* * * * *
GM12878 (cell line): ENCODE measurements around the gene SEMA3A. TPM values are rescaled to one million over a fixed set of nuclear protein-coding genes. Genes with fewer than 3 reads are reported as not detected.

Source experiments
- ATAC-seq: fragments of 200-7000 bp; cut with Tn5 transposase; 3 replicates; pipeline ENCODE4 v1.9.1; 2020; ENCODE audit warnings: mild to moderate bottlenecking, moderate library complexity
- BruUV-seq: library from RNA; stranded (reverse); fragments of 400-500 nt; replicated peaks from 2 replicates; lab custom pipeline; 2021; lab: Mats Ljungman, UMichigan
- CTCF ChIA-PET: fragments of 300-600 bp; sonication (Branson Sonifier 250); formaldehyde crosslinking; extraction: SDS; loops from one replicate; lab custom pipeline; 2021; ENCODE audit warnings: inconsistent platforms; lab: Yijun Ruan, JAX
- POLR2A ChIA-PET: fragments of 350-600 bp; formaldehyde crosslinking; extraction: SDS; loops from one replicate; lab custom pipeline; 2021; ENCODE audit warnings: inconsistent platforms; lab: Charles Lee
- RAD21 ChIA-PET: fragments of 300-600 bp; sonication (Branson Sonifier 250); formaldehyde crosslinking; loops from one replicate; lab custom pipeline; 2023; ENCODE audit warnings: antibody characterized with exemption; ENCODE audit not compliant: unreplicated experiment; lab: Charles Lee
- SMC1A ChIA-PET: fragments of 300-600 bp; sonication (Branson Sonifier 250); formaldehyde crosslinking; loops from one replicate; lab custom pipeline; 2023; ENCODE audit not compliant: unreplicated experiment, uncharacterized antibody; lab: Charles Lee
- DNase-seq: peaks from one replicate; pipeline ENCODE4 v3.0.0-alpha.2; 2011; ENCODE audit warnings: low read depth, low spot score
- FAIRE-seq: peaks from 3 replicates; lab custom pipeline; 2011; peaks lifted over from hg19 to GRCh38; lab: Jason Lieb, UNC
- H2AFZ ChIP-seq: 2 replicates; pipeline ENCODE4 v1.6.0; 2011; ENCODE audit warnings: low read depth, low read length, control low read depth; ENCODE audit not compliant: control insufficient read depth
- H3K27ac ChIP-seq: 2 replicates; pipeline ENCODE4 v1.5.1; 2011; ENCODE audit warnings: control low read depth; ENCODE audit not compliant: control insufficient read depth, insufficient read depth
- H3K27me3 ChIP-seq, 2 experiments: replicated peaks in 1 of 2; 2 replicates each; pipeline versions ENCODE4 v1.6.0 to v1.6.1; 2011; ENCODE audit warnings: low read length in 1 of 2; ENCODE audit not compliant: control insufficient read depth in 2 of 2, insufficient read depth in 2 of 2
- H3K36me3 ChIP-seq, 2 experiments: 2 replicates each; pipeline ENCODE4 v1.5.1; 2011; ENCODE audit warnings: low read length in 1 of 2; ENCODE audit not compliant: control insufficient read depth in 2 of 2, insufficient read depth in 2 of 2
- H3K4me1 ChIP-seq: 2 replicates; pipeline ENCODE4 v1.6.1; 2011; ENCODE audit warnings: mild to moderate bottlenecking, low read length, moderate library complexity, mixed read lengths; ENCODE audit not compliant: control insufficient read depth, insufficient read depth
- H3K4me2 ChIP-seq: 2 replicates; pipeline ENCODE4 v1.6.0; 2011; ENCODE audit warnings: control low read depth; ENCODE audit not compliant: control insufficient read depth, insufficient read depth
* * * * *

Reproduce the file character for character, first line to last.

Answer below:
GM12878 (cell line): ENCODE measurements around the gene SEMA3A. TPM values are rescaled to one million over a fixed set of nuclear protein-coding genes. Genes with fewer than 3 reads are reported as not detected.

Source experiments
- ATAC-seq: fragments of 200-7000 bp; cut with Tn5 transposase; 3 replicates; pipeline ENCODE4 v1.9.1; 2020; ENCODE audit warnings: mild to moderate bottlenecking, moderate library complexity
- BruUV-seq: library from RNA; stranded (reverse); fragments of 400-500 nt; replicated peaks from 2 replicates; lab custom pipeline; 2021; lab: Mats Ljungman, UMichigan
- CTCF ChIA-PET: fragments of 300-600 bp; sonication (Branson Sonifier 250); formaldehyde crosslinking; extraction: SDS; loops from one replicate; lab custom pipeline; 2021; ENCODE audit warnings: inconsistent platforms; lab: Yijun Ruan, JAX
- POLR2A ChIA-PET: fragments of 350-600 bp; formaldehyde crosslinking; extraction: SDS; loops from one replicate; lab custom pipeline; 2021; ENCODE audit warnings: inconsistent platforms; lab: Charles Lee
- RAD21 ChIA-PET: fragments of 300-600 bp; sonication (Branson Sonifier 250); formaldehyde crosslinking; loops from one replicate; lab custom pipeline; 2023; ENCODE audit warnings: antibody characterized with exemption; ENCODE audit not compliant: unreplicated experiment; lab: Charles Lee
- SMC1A ChIA-PET: fragments of 300-600 bp; sonication (Branson Sonifier 250); formaldehyde crosslinking; loops from one replicate; lab custom pipeline; 2023; ENCODE audit not compliant: unreplicated experiment, uncharacterized antibody; lab: Charles Lee
- DNase-seq: peaks from one replicate; pipeline ENCODE4 v3.0.0-alpha.2; 2011; ENCODE audit warnings: low read depth, low spot score
- FAIRE-seq: peaks from 3 replicates; lab custom pipeline; 2011; peaks lifted over from hg19 to GRCh38; lab: Jason Lieb, UNC
- H2AFZ ChIP-seq: 2 replicates; pipeline ENCODE4 v1.6.0; 2011; ENCODE audit warnings: low read depth, low read length, control low read depth; ENCODE audit not compliant: control insufficient read depth
- H3K27ac ChIP-seq: 2 replicates; pipeline ENCODE4 v1.5.1; 2011; ENCODE audit warnings: control low read depth; ENCODE audit not compliant: control insufficient read depth, insufficient read depth
- H3K27me3 ChIP-seq, 2 experiments: replicated peaks in 1 of 2; 2 replicates each; pipeline versions ENCODE4 v1.6.0 to v1.6.1; 2011; ENCODE audit warnings: low read length in 1 of 2; ENCODE audit not compliant: control insufficient read depth in 2 of 2, insufficient read depth in 2 of 2
- H3K36me3 ChIP-seq, 2 experiments: 2 replicates each; pipeline ENCODE4 v1.5.1; 2011; ENCODE audit warnings: low read length in 1 of 2; ENCODE audit not compliant: control insufficient read depth in 2 of 2, insufficient read depth in 2 of 2
- H3K4me1 ChIP-seq: 2 replicates; pipeline ENCODE4 v1.6.1; 2011; ENCODE audit warnings: mild to moderate bottlenecking, low read length, moderate library complexity, mixed read lengths; ENCODE audit not compliant: control insufficient read depth, insufficient read depth
- H3K4me2 ChIP-seq: 2 replicates; pipeline ENCODE4 v1.6.0; 2011; ENCODE audit warnings: control low read depth; ENCODE audit not compliant: control insufficient read depth, insufficient read depth